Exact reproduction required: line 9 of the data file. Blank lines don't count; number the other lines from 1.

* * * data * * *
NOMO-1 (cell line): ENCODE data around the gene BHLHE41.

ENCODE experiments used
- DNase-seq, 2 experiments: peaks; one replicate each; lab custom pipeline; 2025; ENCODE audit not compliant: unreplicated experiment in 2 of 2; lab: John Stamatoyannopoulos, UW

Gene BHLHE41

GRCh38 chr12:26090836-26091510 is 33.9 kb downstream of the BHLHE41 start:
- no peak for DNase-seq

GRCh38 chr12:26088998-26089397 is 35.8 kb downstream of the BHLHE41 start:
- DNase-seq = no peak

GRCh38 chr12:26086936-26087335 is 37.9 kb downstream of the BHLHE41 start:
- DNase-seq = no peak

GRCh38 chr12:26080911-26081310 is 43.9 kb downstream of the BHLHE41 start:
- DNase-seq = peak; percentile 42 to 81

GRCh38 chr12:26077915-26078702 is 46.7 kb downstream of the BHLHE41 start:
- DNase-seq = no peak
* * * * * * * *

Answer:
GRCh38 chr12:26086936-26087335 is 37.9 kb downstream of the BHLHE41 start: